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Review: Samsung Galaxy Note Edge (SM-N915FY)


Last updated: January 10th, 2015 at 00:25 UTC+02:00

Samsung is a company which spends a lot of its capital on research and development. It also likes to experiment with new technologies, and isn’t afraid to take risks. Once the Korean firm sees potential in a particular technology, it usually develops a consumer prototype which it then launches in its home country, South Korea. This allows Samsung to collect valuable feedback from the public, which it then uses to improve the technology or the product. The Korean giant’s latest experiment is the Galaxy Note Edge, the company’s second smartphone with a curved display – the Galaxy Round was the first one, but you probably never held one in your hands, as it was a Korea-exclusive launch.

We have been using the Galaxy Note Edge since the last two weeks as our daily driver, and we are finally ready to give you our full review of the device. Is it a gimmick or actually something useful? Let’s find out.


The Galaxy Note Edge is Samsung’s third device sporting a metal frame with a polished chamfered edge on the top, which most certainly gives the device a premium feel and look; this was something we had wanted in Samsung phones for a long time, and it’s finally here. At first glance, you might mistake the Note Edge for the Note 4, because they look very similar to each other. Even technically, it’s a Note 4 at its heart, except for a few changes here and there. Just like the Note 4, the Note Edge also features a faux-leather removable back cover, which is soft to touch and provides an extra bit of grip.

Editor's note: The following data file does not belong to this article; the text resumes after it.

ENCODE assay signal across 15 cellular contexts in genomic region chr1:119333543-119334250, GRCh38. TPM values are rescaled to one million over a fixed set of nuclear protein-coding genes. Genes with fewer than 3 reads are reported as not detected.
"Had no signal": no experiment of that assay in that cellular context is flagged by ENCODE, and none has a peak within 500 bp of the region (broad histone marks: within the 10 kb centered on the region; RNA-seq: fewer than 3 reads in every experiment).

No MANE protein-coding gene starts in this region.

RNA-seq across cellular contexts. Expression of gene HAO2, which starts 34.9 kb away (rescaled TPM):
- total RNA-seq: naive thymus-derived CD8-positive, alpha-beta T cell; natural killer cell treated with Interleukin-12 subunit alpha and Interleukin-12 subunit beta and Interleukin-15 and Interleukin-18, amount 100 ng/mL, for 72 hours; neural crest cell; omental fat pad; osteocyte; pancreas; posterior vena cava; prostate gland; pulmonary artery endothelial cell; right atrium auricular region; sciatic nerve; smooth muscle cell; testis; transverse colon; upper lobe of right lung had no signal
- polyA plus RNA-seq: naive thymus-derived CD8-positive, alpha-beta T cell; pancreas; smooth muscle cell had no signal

Many people dislike Samsung’s new strategy of using hybrid build materials on its flagship devices: a metal frame and a plastic back cover. We completely understand that a unibody aluminium body feels a lot more premium and luxurious than the current hybrid model. However, there are more disadvantages of going all aluminium than advantages. And with the Note Edge, it would have completely ruined the ergonomics due to the curved display on the right of the device, as even currently the ergonomics are a bit odd.

The biggest issue we encountered was whenever we used to pick up the device from a table or flat surface, we could grip the left side properly, but had a bit of trouble with the right side; to make space for the Edge display, the Korean firm had to sacrifice a bit of metal on the right side of the device, and wrap it behind the device. We always had a fear that we would drop the device. The chamfered edge strip is the only grip on the right side of the device. Now, it’s not that bad when actually using the device, due to a small lip of grip we had; we used to rest our thumb on the actual edge display, which sometimes registered unwanted touches. But thankfully, most of the time the thumb rejection technology worked very well.